Bit­coin to start fu­tures trad­ing as surge stokes Wild West wor­ries

As vol­umes in­crease, there are also ques­tions about the ro­bust­ness of the tech­nol­ogy at bit­coin ex­changes

Gulf News - - Markets -

Bit­coin fans are sali­vat­ing over the po­ten­tial of lon­gawaited le­git­i­macy for the cryp­tocur­rency when fu­tures trad­ing launches this week­end, but ex­perts worry the risks as­so­ci­ated with bit­coin’s Wild West­like na­ture could over­shadow the de­but.

The first bit­coin fu­ture trades kick off Sun­day at 6pm EST (2300 GMT) on Cboe Global Mar­kets Inc’s Cboe Fu­tures Ex­change, fol­lowed a week later by CME Group Inc’s CME.

Nas­daq Inc plans to get into the mix next year, Reuters re­ported.

While Cboe, CME and Nas­daq of­fer strictly po­liced trad­ing en­vi­ron­ments, the un­der­ly­ing bit­coin mar­ket is rid­dled with crypto-ex­changes lack­ing even ba­sic over­sight.

That has stoked fears of mar­ket ma­nip­u­la­tion, in­ac­cu­rate pric­ing, and sys­temic risk to clear­ing houses.

“I’m kind of taken aback by what’s hap­pened in the last three months,” said Richard John­son, an an­a­lyst at Green­wich As­so­ciates who owns digital cur­ren­cies and con­sid­ers him­self a bit­coin bull. “I’m con­cerned things are mov­ing a bit too quickly.” Bit­coin’s more than 10-fold up­surge this year has led to warn­ings of a bub­ble by the likes of JPMor­gan Chase & Co Chief Ex­ec­u­tive Of­fi­cer Jamie Di­mon, who called it “a fraud” that will even­tu­ally blow up. Oth­ers, like Wall Street ad­viser Tom Lee, ex­pect bit­coin to top $100,000 (Dh367,000).

Daily price change

On Wed­nes­day, its hy­per­volatil­ity was on full dis­play as it broke through $13,000 for the first time on the Lux­em­bourg­based Bit­stamp ex­change, jump­ing more than 11 per cent on the day. Since Au­gust 2011, bit­coin has av­er­aged a daily price change of nearly 3 per cent, up or down, com­pared with a daily av­er­age change in the US dol­lareuro cross rate of less than 0.5 per cent since the euro’s de­but in 1999.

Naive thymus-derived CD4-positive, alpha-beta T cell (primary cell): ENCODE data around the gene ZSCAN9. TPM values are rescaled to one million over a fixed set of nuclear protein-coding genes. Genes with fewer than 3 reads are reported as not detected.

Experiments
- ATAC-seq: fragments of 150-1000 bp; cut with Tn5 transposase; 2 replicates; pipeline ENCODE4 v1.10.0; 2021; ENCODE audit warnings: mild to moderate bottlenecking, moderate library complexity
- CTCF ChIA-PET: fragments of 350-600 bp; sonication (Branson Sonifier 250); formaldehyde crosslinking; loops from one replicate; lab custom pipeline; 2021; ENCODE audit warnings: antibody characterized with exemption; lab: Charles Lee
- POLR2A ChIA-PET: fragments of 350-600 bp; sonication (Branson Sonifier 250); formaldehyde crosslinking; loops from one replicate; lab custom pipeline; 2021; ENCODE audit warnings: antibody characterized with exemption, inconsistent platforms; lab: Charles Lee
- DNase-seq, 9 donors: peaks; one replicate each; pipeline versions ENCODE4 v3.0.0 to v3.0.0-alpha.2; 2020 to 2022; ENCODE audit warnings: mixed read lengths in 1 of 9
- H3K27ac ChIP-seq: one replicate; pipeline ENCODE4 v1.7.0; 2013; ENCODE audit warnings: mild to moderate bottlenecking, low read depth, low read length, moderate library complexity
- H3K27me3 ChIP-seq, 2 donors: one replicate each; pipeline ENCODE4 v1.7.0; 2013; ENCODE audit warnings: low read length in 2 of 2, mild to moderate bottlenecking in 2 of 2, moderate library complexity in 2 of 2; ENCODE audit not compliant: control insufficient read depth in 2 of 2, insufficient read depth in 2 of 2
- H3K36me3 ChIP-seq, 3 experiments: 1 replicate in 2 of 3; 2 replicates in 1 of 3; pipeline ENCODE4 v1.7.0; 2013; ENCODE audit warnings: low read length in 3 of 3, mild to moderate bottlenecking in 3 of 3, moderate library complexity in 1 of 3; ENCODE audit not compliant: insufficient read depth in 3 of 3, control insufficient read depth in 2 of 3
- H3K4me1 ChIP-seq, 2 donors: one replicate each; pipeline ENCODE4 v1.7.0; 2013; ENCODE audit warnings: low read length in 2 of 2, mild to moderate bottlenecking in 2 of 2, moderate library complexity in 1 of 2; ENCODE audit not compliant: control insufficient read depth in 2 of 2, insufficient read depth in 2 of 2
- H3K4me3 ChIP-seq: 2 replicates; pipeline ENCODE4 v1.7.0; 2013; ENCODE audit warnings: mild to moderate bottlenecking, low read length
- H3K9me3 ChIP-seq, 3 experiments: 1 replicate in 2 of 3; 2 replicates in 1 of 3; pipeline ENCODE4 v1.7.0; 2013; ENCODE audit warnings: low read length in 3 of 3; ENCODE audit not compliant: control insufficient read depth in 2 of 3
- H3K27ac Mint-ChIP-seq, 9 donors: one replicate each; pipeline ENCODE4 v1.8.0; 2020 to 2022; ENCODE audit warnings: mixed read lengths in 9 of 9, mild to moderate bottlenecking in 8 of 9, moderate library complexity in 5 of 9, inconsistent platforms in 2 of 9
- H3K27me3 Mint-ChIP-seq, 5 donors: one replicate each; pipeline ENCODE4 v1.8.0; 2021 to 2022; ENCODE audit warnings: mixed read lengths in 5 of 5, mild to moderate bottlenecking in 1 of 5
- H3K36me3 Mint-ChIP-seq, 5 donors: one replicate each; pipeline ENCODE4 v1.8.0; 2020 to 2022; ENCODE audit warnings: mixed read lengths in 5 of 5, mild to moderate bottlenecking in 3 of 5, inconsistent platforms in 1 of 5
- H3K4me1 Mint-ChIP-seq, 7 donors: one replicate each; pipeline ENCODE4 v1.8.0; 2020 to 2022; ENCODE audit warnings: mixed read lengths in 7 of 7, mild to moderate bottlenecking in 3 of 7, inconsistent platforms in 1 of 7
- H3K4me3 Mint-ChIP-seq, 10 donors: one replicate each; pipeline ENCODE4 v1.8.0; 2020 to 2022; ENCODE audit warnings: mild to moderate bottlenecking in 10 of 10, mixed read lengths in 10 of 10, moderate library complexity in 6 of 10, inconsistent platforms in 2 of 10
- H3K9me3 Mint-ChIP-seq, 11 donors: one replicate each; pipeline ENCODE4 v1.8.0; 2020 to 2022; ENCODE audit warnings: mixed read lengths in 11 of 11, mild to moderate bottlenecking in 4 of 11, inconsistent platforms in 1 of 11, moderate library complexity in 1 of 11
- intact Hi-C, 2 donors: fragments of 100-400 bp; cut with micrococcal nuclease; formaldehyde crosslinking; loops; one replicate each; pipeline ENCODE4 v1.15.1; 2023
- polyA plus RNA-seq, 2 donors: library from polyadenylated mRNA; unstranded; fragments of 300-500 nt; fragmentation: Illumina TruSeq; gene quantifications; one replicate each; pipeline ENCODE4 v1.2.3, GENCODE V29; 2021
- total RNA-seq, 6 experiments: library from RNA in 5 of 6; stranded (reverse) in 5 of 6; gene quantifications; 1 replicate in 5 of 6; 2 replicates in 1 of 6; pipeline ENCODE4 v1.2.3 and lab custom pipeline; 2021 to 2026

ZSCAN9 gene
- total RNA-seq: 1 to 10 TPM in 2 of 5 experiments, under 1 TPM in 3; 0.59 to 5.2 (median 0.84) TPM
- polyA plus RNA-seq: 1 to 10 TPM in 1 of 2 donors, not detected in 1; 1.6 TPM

“Maybe it’s just the most unique mar­ket that is go­ing to con­tinue to go up for­ever and ever and so every­body on the long side is go­ing to make money and it’s a great thing, but I’ve been around long enough to know that’s not go­ing to work out so well,” said John Loth­ian, CEO of ad­vi­sory firm John J Loth­ian and Com­pany.

As a vir­tual cur­rency, bit­coin can be used to move money around the world without the need for a cen­tral au­thor­ity, such as a bank or gov­ern­ment, which is a dou­ble-edged sword, said Steve Grob, di­rec­tor of group strat­egy at Fidessa.

“There is no back­stop. If sud­denly to­mor­row every­one de­cided bit­coin was worth­less, it would be worth­less, and I’m not sure whether peo­ple have re­ally thought that one through,” he said. If the fu­tures mar­ket were to ex­ceed the size of the spot mar­ket, with cur­rent daily trad­ing vol­ume of around $6 bil­lion per day, the un­der­ly­ing price could be more sus­cep­ti­ble to ma­nip­u­la­tion, said Kevin Zhou, co­founder of crypto cur­rency fund Galois Cap­i­tal.

“You’ve seen these prob­lems be­fore in bit­coin fu­tures, where right be­fore the set­tle­ment, the price pegs it high or low and then bounces back right after,” he said.

As vol­umes in­crease, there are also ques­tions about the ro­bust­ness of the tech­nol­ogy at bit­coin ex­changes, Loth­ian said.

“Par­tic­u­larly when you’re Tra­di­tional banks re­main scep­ti­cal of deal­ing with bit­coin ex­changes. Ear­lier this year, Wells Fargo & Co stopped pro­cess­ing wire trans­fers for an ex­change called Bitfinex, leav­ing cus­tomers un­able to trans­fer US dol­lars out of their ac­counts, ex­cept through spe­cial ar­range­ment with the ex­change’s lawyer.

Still, new en­trants, from re­tail in­vestors to high-fre­quency traders, have piled into bit­coin. US-based cryp­toex­change Coin­base said it added 100,000 ac­counts in the three days around the US Thanks­giv­ing hol­i­day, for 13.1 mil­lion over­all. talk­ing about a high-fre­quency ap­proach to this where peo­ple are try­ing to arb mul­ti­ple ex­changes.” Last month, the Gem­ini bit­coin ex­change, which will set the price for Cboe’s fu­tures con­tract, and GDAX and Kraken, two of the four ex­changes in CME’s bit­coin in­dex, had sys­tems is­sues.

Im­pact on ca­pac­ity

“Ev­ery sin­gle bit­coin ex­change re­ceives and is re­ceiv­ing com­plaints by users due to the un­be­liev­ably surg­ing bit­coin price and the re­sult that has on ca­pac­ity,” Christina Yee, a Kraken rep­re­sen­ta­tive, re­cently told Reuters in an email.

Kraken is plan­ning to launch a new trade engine “soon” which should in­crease the ex­change’s ca­pac­ity, Yee said. The volatile na­ture of bit­coin could also present a risk to clear­ing houses, said Thomas Peterffy, CEO of In­ter­ac­tive Bro­kers Group Inc.

Clear­ing houses act as mid­dle­men be­tween the par­ties to fu­tures trans­ac­tions. If there were a wild price swing in bit­coin and a smaller bro­ker­age failed to meet its mar­gin call, the clear­ing house would have to take over the po­si­tion, fur­ther mov­ing the price of bit­coin, which could cause other bro­kers to fail, Peterffy said.

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